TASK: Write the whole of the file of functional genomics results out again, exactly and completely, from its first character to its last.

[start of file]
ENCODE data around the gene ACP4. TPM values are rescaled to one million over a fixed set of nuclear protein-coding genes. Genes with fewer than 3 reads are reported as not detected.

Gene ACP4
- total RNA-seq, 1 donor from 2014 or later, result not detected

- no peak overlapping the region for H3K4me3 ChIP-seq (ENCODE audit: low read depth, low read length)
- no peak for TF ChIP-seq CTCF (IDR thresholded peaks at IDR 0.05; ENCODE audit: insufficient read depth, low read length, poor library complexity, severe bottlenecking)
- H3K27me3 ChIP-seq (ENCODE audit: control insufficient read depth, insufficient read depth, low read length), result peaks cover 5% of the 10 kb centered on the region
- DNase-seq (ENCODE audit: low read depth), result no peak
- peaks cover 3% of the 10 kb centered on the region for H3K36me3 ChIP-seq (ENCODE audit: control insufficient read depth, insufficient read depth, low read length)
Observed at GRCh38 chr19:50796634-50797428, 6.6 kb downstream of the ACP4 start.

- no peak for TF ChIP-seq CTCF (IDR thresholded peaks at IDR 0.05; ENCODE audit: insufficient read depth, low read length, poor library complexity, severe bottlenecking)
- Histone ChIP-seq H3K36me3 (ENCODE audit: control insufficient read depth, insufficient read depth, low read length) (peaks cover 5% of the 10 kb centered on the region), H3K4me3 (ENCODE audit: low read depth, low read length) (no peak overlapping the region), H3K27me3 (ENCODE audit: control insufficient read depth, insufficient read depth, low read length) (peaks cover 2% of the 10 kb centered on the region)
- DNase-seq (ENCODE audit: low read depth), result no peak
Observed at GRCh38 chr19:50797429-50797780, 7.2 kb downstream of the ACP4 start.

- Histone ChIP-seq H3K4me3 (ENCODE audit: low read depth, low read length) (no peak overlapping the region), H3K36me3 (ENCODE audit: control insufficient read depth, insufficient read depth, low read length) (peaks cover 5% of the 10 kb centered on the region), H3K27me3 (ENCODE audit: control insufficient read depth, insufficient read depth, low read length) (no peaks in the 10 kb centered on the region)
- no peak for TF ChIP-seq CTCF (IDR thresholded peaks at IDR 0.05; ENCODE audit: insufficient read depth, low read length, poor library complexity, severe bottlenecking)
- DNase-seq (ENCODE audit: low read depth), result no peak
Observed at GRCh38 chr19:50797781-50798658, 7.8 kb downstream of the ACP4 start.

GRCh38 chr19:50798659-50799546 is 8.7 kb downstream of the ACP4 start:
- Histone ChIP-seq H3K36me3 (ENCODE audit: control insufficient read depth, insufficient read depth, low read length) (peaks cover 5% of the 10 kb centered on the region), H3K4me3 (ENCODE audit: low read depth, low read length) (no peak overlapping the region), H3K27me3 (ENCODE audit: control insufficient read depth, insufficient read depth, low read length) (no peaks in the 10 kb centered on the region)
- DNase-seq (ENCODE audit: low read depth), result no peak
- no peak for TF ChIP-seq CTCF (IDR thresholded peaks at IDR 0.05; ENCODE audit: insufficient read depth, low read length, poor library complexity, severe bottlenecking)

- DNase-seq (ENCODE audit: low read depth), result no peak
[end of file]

ENCODE data around the gene ACP4. TPM values are rescaled to one million over a fixed set of nuclear protein-coding genes. Genes with fewer than 3 reads are reported as not detected.

Gene ACP4
- total RNA-seq, 1 donor from 2014 or later, result not detected

- no peak overlapping the region for H3K4me3 ChIP-seq (ENCODE audit: low read depth, low read length)
- no peak for TF ChIP-seq CTCF (IDR thresholded peaks at IDR 0.05; ENCODE audit: insufficient read depth, low read length, poor library complexity, severe bottlenecking)
- H3K27me3 ChIP-seq (ENCODE audit: control insufficient read depth, insufficient read depth, low read length), result peaks cover 5% of the 10 kb centered on the region
- DNase-seq (ENCODE audit: low read depth), result no peak
- peaks cover 3% of the 10 kb centered on the region for H3K36me3 ChIP-seq (ENCODE audit: control insufficient read depth, insufficient read depth, low read length)
Observed at GRCh38 chr19:50796634-50797428, 6.6 kb downstream of the ACP4 start.

- no peak for TF ChIP-seq CTCF (IDR thresholded peaks at IDR 0.05; ENCODE audit: insufficient read depth, low read length, poor library complexity, severe bottlenecking)
- Histone ChIP-seq H3K36me3 (ENCODE audit: control insufficient read depth, insufficient read depth, low read length) (peaks cover 5% of the 10 kb centered on the region), H3K4me3 (ENCODE audit: low read depth, low read length) (no peak overlapping the region), H3K27me3 (ENCODE audit: control insufficient read depth, insufficient read depth, low read length) (peaks cover 2% of the 10 kb centered on the region)
- DNase-seq (ENCODE audit: low read depth), result no peak
Observed at GRCh38 chr19:50797429-50797780, 7.2 kb downstream of the ACP4 start.

- Histone ChIP-seq H3K4me3 (ENCODE audit: low read depth, low read length) (no peak overlapping the region), H3K36me3 (ENCODE audit: control insufficient read depth, insufficient read depth, low read length) (peaks cover 5% of the 10 kb centered on the region), H3K27me3 (ENCODE audit: control insufficient read depth, insufficient read depth, low read length) (no peaks in the 10 kb centered on the region)
- no peak for TF ChIP-seq CTCF (IDR thresholded peaks at IDR 0.05; ENCODE audit: insufficient read depth, low read length, poor library complexity, severe bottlenecking)
- DNase-seq (ENCODE audit: low read depth), result no peak
Observed at GRCh38 chr19:50797781-50798658, 7.8 kb downstream of the ACP4 start.

GRCh38 chr19:50798659-50799546 is 8.7 kb downstream of the ACP4 start:
- Histone ChIP-seq H3K36me3 (ENCODE audit: control insufficient read depth, insufficient read depth, low read length) (peaks cover 5% of the 10 kb centered on the region), H3K4me3 (ENCODE audit: low read depth, low read length) (no peak overlapping the region), H3K27me3 (ENCODE audit: control insufficient read depth, insufficient read depth, low read length) (no peaks in the 10 kb centered on the region)
- DNase-seq (ENCODE audit: low read depth), result no peak
- no peak for TF ChIP-seq CTCF (IDR thresholded peaks at IDR 0.05; ENCODE audit: insufficient read depth, low read length, poor library complexity, severe bottlenecking)

- DNase-seq (ENCODE audit: low read depth), result no peak